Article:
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Master of Management (Accounting)

Academic, peer-reviewed journals and articles

Peer-reviewed journals

Also known as scholarly, academic, or refereed journals:

Are written by academics/researchers

May contain papers grounded in rigorous research

Always include a reference list

Journal content is reviewed by experts (peers) before publication

Example: International Journal of Human Resource Management


Professional or industry journals and articles

Professional journals

Also known as practitioner journals, trade journals or magazines
May be written by practitioners or journalists
May contain discussion on industry trends, individual profiles, products and services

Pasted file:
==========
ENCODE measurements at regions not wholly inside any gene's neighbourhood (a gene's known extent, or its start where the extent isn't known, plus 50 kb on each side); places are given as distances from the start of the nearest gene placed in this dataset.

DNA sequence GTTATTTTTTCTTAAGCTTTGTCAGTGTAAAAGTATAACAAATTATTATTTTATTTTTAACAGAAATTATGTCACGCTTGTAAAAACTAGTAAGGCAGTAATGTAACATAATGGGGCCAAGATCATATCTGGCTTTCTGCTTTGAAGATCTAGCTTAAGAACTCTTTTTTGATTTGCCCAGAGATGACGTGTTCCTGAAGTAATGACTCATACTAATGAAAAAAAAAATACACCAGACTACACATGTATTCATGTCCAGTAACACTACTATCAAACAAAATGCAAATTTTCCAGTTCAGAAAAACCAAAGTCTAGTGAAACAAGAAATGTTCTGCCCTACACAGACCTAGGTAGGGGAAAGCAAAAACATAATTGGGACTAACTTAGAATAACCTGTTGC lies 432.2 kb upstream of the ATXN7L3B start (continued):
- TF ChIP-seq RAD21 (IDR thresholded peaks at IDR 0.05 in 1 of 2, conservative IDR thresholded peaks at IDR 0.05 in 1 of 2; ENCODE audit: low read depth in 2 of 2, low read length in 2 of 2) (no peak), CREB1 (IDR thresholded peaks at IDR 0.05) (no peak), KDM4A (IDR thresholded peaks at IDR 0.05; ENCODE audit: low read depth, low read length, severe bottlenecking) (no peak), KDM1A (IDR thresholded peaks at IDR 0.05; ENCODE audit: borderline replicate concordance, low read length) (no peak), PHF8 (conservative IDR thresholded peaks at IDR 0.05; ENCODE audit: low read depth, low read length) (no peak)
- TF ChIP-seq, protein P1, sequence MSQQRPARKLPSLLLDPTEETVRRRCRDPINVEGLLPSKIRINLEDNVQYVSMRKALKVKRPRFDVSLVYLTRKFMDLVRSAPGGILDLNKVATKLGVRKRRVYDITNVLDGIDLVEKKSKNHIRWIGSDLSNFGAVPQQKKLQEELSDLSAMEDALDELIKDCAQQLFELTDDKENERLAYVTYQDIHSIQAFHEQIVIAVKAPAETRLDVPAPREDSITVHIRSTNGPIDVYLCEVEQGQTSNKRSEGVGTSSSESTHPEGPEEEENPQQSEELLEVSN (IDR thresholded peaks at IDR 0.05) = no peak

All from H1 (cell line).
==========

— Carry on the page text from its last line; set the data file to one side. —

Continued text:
May not have a reference list
Are not peer-reviewed
Examples: Journal of Applied Psychology

4. Evaluate your results

Evaluation criteria checklist

Apply this general checklist to the databases, websites, journals and articles you consult.


Who is the author? What are his/her qualifications? Are they affiliated with an organisation? What type of web domain is used?


Is the resource biased, or based on opinion? What are the aims of the website or publication? How does the author justify their conclusion and perspective?

Intended Audience

Is the information intended for researchers (eg. scholarly, peer-reviewed journals), practionioners (eg. practitioner journals and websites) or the general public (eg. popular magazines)?


Are facts/figures/dates used and cited appropriately? Does the author include references?


How up to date is the information? If the content is from a website, when was it last updated?